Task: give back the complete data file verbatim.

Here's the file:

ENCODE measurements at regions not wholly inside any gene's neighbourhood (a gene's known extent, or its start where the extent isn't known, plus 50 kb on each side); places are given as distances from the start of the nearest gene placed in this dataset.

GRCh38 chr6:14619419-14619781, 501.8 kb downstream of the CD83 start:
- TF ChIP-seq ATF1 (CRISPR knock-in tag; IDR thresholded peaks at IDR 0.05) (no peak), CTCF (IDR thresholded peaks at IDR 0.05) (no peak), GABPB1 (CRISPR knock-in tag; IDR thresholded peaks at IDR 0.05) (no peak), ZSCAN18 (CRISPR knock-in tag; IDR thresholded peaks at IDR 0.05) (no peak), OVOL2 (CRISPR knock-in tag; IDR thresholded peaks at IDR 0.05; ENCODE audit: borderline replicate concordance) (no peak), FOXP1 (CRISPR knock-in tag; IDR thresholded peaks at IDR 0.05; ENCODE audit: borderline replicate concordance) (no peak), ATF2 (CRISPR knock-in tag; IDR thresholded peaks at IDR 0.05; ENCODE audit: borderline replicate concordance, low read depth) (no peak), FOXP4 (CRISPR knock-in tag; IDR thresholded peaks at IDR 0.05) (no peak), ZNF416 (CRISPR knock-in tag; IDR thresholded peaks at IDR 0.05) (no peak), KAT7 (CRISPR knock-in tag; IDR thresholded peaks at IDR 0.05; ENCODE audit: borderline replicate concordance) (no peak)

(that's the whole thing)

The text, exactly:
ENCODE measurements at regions not wholly inside any gene's neighbourhood (a gene's known extent, or its start where the extent isn't known, plus 50 kb on each side); places are given as distances from the start of the nearest gene placed in this dataset.

GRCh38 chr6:14619419-14619781, 501.8 kb downstream of the CD83 start:
- TF ChIP-seq ATF1 (CRISPR knock-in tag; IDR thresholded peaks at IDR 0.05) (no peak), CTCF (IDR thresholded peaks at IDR 0.05) (no peak), GABPB1 (CRISPR knock-in tag; IDR thresholded peaks at IDR 0.05) (no peak), ZSCAN18 (CRISPR knock-in tag; IDR thresholded peaks at IDR 0.05) (no peak), OVOL2 (CRISPR knock-in tag; IDR thresholded peaks at IDR 0.05; ENCODE audit: borderline replicate concordance) (no peak), FOXP1 (CRISPR knock-in tag; IDR thresholded peaks at IDR 0.05; ENCODE audit: borderline replicate concordance) (no peak), ATF2 (CRISPR knock-in tag; IDR thresholded peaks at IDR 0.05; ENCODE audit: borderline replicate concordance, low read depth) (no peak), FOXP4 (CRISPR knock-in tag; IDR thresholded peaks at IDR 0.05) (no peak), ZNF416 (CRISPR knock-in tag; IDR thresholded peaks at IDR 0.05) (no peak), KAT7 (CRISPR knock-in tag; IDR thresholded peaks at IDR 0.05; ENCODE audit: borderline replicate concordance) (no peak)